The second alternative is a centralised pump case (Fig. 2b), representing a Fourth generation district heating/low-temperature thermal network. In this case, the temperature is elevated at a centralised heat pump plant installed ahead of the consumers. The water is sent from the mine to the heat pump through non-insulated PE pipes. The heat pump supplies heat to the consumers, who require the installation of a HIU for connection to the network. Since the network only provides heating in this case, the cooling demand of the consumers is satisfied by the installation of an individual RCAC. Finally, an additional case is modelled, where the residential consumers meet their heating and cooling needs by utilising individual thermal sources. This case is used as a baseline for comparison of the economic competitiveness of the thermal networks.

Given its spatial dependence, the distribution network among the consumers is not considered. Additionally, to reduce the computational load, the centralised heat exchanger and the HIU components are not modelled explicitly in the optimisation problem, as their relevance in the operational control and costs is not significant for our purposes. Both components are sized accordingly to each scenario’s conditions to account for the required investment costs.

All the components of an energy network can be classified as sources, sinks, or transformers37. The network sources correspond to the decommissioned mine’s thermal source mass flow rate and the commodities (gas and electricity) from the distribution grids. Previous studies have found that geothermal systems would have negligible impact on the thermal balance of the whole water bodies of large lakes23,62. Then, the source temperature Tsource is an input parameter assumed to be constant during the simulation for simplicity. Consumers are modelled as sinks, imposing a heating and cooling demand in the system that must be satisfied by the optimisation model while minimising costs.

The source and sinks of the system are connected by transformer components, including the pipe that transports the water to the consumers while consuming electricity and incurring thermal gains or losses. The HX and HIU allow the connection of different thermal subsystems. The HP uses electricity to upgrade the temperature of the thermal network to reach the desired temperatures for heating or cooling. The RCAC functions similarly, boosting the outside air temperature to satisfy the consumer’s individual heating and cooling demands. Finally, the boiler uses gas to meet the heating demand of the individual consumer in the benchmark case. The equations describing each component are included in the supplementary material for completeness (Supplementary Note 1), while design parameters are provided in Supplementary Table 4.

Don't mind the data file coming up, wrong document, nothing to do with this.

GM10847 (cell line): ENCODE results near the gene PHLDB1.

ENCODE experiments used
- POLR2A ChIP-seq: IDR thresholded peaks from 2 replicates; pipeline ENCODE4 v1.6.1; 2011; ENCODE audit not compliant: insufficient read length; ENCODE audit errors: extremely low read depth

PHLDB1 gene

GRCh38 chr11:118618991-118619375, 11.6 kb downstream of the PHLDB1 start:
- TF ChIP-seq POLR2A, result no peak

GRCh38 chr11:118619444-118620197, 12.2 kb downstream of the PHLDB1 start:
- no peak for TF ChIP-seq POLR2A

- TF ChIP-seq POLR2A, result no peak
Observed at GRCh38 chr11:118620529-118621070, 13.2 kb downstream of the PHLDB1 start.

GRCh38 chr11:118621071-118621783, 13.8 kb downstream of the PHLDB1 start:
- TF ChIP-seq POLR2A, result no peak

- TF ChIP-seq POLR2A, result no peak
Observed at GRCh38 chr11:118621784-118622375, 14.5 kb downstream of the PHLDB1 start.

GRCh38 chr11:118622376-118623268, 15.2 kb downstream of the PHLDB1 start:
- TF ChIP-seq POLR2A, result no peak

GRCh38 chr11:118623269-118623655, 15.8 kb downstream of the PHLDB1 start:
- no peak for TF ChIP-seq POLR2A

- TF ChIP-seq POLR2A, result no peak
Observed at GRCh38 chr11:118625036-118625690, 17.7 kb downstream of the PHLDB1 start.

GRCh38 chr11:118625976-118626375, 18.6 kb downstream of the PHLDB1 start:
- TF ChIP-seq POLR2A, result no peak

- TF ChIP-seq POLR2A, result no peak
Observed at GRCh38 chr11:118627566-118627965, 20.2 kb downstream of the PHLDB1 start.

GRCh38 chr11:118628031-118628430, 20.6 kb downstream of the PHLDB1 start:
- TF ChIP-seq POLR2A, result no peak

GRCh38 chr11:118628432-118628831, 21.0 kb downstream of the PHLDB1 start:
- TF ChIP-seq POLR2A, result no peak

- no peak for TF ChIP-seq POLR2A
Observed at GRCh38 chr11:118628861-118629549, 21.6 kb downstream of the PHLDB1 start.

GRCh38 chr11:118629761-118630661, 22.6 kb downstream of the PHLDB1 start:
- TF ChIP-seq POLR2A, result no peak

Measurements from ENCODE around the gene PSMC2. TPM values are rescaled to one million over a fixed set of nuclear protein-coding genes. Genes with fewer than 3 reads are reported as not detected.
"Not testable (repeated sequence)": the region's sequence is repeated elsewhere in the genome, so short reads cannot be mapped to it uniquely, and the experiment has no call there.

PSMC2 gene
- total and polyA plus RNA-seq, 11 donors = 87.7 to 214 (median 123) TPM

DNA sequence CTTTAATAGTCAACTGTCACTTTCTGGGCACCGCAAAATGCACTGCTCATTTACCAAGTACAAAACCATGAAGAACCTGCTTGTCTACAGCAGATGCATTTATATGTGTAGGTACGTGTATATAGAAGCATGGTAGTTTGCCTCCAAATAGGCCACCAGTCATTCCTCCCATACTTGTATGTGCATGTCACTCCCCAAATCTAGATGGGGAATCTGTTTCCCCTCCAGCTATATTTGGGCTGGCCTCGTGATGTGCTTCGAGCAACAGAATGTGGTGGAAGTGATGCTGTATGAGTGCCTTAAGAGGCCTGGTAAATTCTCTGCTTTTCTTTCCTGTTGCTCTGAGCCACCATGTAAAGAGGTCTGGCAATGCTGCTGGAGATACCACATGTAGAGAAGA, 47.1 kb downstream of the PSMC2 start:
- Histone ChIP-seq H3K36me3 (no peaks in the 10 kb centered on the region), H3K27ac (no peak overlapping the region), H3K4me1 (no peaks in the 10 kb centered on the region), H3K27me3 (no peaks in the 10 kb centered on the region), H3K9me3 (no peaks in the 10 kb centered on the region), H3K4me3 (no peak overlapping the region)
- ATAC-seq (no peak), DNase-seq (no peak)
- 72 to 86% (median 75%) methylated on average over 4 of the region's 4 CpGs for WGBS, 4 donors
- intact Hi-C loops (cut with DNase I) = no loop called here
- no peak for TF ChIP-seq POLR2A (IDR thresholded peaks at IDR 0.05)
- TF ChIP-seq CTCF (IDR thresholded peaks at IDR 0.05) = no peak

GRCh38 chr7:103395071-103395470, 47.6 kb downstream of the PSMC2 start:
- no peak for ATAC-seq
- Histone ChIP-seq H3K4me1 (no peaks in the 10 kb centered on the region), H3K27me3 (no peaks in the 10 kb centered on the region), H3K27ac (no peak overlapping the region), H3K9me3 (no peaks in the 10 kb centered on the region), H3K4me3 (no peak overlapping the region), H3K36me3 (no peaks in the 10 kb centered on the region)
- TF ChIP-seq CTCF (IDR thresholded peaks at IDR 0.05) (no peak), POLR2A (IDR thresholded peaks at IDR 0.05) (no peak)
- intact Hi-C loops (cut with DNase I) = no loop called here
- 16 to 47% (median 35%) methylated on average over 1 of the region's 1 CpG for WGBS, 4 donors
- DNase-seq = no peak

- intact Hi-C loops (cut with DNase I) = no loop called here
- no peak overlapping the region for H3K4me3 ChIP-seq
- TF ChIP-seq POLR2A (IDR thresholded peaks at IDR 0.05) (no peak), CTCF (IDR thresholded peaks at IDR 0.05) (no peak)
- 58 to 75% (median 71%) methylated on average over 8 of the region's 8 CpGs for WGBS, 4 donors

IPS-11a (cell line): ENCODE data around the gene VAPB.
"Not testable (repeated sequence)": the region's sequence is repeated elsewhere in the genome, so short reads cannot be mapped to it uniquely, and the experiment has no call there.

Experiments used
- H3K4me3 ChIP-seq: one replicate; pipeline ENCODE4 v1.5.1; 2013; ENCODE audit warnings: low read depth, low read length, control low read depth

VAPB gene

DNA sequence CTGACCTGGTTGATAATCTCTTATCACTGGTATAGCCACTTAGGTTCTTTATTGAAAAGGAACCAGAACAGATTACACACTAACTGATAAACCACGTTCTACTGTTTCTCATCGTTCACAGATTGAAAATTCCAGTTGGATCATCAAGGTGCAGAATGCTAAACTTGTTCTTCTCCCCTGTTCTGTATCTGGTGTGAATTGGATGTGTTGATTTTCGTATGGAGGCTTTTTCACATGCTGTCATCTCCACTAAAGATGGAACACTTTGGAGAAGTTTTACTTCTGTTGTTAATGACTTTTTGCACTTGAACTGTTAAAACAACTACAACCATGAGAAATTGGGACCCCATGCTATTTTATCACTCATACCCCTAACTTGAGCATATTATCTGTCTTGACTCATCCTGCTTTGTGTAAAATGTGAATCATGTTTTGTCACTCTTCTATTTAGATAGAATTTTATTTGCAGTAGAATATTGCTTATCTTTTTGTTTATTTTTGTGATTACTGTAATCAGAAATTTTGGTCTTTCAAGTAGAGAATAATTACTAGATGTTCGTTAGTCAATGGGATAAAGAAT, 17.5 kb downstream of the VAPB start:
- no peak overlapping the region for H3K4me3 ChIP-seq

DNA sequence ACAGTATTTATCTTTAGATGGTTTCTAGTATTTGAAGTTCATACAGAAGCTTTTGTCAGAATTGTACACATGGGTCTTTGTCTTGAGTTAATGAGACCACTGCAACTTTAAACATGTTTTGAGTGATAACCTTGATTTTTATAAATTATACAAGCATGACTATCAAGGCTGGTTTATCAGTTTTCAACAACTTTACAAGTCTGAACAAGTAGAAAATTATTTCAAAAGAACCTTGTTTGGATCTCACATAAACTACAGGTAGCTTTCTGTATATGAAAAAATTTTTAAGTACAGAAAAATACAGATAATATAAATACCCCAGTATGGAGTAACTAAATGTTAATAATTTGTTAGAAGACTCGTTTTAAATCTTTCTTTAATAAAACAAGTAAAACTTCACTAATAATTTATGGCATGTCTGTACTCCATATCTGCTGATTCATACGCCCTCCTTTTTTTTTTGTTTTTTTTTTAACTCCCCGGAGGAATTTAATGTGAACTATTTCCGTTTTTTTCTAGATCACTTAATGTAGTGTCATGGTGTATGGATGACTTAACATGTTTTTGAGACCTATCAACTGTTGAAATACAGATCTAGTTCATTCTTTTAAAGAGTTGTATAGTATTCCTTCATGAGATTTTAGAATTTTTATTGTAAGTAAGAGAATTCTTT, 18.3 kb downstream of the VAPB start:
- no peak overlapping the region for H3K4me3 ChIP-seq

Costs and economic analysis

District heating and cooling networks adoption and development is primarily concentrated in Europe39,63. The components investment costs, lifetime values and O&M costs for the RCAC64 and the Centralised HP65 come from datasets where a general price for Europe was considered and were included as such in the study. Other component datasets were specifically developed for Germany or used exclusively German data, such as the Decentralised HP66 and the non-insulated PE pipe67. Finally, the costs of the rest of the components were obtained from the Danish Energy Agency (DEA) technology data sources68 (Gas Boiler and the HIU) or from datasets explicitly developed from the Danish market, such as the insulated pipes69. In the absence of specific information for Germany, DEA technology catalogue prices were adjusted using the purchase power parities index70, considering:

$${c}_{{{{{{{{\rm{GER}}}}}}}}}={c}_{{{{{{{{\rm{DK}}}}}}}}}\cdot {{{{{{{{\rm{PPP}}}}}}}}}_{{{{{{{{\rm{GER}}}}}}}}}/{{{{{{{{\rm{PPP}}}}}}}}}_{{{{{{{{\rm{DK}}}}}}}}}$$

where cGER is the cost of the component in Germany, cDK is the cost in Denmark and PPPDK and PPPGER correspond to purchasing power parities (PPP) for investment values in 202171, equal to 118 and 121, respectively. All component costs are adjusted for inflation in Germany between the source date and June 2022.

The costs of components estimated for the German case are directly used in the case of the Australian analysis, based on the absence of cost sources for most of the components in question (district heating/cooling networks, centralised heat pumps, district heating units) and to facilitate the comparison between the analyses in both locations. Finally, the commodities costs (electricity and gas prices) for industry and consumer prices for Germany and Australia were obtained from freely available sources by refs. 72, 73 for Germany and Australia, respectively.